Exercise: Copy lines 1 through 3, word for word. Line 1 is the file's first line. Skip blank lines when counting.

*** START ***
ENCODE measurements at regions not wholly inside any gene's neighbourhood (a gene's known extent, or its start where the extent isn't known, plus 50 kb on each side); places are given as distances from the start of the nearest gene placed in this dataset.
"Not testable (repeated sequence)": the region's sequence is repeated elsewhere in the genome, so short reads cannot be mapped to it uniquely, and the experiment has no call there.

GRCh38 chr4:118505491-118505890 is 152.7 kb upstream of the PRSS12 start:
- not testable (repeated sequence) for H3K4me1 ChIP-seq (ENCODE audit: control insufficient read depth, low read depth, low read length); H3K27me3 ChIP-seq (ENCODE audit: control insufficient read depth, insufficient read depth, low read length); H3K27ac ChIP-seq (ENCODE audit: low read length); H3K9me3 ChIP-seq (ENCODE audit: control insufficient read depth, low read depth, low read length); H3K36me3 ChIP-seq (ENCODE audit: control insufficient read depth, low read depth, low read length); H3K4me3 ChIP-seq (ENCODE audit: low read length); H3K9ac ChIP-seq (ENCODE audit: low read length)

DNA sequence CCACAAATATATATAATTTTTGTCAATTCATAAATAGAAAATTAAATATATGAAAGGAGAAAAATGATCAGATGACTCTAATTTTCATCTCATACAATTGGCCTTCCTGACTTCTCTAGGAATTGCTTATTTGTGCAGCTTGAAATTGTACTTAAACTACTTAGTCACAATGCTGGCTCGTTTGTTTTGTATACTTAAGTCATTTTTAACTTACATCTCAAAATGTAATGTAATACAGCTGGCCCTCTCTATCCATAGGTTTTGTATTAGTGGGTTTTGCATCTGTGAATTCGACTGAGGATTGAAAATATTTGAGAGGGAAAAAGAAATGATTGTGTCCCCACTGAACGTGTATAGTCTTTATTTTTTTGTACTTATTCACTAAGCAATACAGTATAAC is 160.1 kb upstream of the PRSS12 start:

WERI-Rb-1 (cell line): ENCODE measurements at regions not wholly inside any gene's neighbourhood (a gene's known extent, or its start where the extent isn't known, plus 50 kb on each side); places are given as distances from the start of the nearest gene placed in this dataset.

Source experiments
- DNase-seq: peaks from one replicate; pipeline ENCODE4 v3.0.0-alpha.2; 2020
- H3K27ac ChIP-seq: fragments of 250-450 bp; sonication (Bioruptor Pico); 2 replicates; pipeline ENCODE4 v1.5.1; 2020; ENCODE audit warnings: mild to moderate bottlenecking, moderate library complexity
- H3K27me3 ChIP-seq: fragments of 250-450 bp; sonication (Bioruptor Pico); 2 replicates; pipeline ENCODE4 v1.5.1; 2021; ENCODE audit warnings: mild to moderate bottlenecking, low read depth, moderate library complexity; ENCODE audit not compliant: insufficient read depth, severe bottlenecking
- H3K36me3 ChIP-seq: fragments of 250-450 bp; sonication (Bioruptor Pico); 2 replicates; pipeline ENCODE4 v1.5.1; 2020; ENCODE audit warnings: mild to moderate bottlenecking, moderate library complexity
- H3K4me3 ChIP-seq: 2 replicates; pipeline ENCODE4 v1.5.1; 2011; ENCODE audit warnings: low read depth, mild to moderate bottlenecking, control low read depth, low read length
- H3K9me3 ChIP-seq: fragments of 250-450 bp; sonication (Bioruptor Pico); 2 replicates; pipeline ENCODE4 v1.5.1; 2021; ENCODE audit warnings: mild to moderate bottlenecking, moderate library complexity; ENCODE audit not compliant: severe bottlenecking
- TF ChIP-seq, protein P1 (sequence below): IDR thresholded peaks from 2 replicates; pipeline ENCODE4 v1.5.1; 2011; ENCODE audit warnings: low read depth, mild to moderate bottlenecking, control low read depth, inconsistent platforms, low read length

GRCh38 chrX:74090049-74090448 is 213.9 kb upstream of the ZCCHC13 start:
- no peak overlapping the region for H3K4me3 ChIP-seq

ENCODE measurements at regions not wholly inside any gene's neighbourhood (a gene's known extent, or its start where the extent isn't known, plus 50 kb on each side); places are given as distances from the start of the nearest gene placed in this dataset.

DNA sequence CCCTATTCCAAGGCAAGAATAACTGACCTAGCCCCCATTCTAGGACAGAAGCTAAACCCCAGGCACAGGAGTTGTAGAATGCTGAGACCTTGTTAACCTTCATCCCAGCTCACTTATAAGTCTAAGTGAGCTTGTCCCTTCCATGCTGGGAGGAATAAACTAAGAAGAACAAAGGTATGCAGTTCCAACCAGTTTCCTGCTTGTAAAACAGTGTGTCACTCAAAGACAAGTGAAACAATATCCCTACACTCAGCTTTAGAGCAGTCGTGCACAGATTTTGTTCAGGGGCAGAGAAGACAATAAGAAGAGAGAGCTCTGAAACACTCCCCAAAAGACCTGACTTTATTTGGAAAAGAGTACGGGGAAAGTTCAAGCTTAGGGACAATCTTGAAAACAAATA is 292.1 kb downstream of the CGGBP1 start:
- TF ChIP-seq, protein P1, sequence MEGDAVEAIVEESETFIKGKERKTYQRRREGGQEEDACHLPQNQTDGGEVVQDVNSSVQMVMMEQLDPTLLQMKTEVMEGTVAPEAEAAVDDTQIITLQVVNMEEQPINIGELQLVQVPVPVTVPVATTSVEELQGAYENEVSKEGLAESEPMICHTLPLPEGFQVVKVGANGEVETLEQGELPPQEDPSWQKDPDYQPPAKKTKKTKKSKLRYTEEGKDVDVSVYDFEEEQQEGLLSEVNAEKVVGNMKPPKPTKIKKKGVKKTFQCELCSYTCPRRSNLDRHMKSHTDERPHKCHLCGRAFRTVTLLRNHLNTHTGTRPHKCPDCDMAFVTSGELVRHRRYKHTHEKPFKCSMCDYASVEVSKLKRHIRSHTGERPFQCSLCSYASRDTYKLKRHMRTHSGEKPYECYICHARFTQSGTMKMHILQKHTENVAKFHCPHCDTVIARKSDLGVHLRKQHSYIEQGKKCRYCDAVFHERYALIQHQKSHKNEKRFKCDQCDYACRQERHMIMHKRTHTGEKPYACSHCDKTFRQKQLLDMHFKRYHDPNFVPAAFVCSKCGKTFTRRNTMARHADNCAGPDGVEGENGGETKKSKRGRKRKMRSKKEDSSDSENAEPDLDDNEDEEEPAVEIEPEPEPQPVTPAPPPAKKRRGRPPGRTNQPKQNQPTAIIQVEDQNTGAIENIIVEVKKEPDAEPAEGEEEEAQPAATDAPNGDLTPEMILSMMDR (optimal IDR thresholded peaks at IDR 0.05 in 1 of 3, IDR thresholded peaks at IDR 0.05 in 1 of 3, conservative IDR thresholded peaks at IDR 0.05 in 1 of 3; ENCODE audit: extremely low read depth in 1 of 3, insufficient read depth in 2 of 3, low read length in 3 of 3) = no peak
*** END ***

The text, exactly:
ENCODE measurements at regions not wholly inside any gene's neighbourhood (a gene's known extent, or its start where the extent isn't known, plus 50 kb on each side); places are given as distances from the start of the nearest gene placed in this dataset.
"Not testable (repeated sequence)": the region's sequence is repeated elsewhere in the genome, so short reads cannot be mapped to it uniquely, and the experiment has no call there.

GRCh38 chr4:118505491-118505890 is 152.7 kb upstream of the PRSS12 start: